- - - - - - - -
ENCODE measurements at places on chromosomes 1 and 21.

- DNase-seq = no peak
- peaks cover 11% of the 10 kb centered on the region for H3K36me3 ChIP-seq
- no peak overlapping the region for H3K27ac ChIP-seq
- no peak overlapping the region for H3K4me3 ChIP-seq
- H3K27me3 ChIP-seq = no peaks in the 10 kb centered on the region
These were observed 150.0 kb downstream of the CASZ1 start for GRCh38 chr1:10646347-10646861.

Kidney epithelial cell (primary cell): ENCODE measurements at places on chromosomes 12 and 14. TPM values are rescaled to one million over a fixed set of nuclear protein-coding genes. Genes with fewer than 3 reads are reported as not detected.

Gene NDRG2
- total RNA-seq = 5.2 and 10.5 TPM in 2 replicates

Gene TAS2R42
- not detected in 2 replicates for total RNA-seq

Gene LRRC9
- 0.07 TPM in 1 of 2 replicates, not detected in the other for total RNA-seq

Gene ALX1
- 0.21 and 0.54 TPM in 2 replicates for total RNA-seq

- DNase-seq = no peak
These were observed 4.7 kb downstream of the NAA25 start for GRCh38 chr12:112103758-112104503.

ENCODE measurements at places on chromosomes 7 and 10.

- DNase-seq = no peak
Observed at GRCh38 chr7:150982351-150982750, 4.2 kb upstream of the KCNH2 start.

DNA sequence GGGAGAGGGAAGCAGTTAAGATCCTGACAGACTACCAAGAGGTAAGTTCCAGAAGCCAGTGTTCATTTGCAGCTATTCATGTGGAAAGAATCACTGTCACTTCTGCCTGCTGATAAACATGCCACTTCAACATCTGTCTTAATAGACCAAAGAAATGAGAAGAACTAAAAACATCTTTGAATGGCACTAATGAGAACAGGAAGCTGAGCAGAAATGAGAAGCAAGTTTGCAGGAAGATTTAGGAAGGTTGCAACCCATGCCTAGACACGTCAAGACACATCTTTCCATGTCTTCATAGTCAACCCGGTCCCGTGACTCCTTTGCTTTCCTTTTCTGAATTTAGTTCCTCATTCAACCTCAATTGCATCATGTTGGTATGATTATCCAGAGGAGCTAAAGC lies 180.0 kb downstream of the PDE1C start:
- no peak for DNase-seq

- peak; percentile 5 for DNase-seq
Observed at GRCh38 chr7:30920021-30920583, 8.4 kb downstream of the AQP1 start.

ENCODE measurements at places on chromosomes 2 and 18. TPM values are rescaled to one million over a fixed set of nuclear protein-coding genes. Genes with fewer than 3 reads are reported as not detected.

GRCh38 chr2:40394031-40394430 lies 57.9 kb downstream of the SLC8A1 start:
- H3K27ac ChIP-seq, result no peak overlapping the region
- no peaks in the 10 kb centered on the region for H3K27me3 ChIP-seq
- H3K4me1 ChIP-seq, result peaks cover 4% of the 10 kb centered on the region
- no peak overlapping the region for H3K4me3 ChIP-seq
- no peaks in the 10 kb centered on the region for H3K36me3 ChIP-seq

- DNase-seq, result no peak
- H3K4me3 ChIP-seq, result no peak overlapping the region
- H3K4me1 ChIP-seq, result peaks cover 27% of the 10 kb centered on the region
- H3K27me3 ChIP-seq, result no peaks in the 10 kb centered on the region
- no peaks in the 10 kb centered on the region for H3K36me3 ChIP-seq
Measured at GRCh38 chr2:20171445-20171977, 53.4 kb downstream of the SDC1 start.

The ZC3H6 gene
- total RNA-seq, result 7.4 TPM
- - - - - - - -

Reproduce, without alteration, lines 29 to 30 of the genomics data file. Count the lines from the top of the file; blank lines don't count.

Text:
- no peaks in the 10 kb centered on the region for H3K27me3 ChIP-seq
- H3K4me1 ChIP-seq, result peaks cover 4% of the 10 kb centered on the region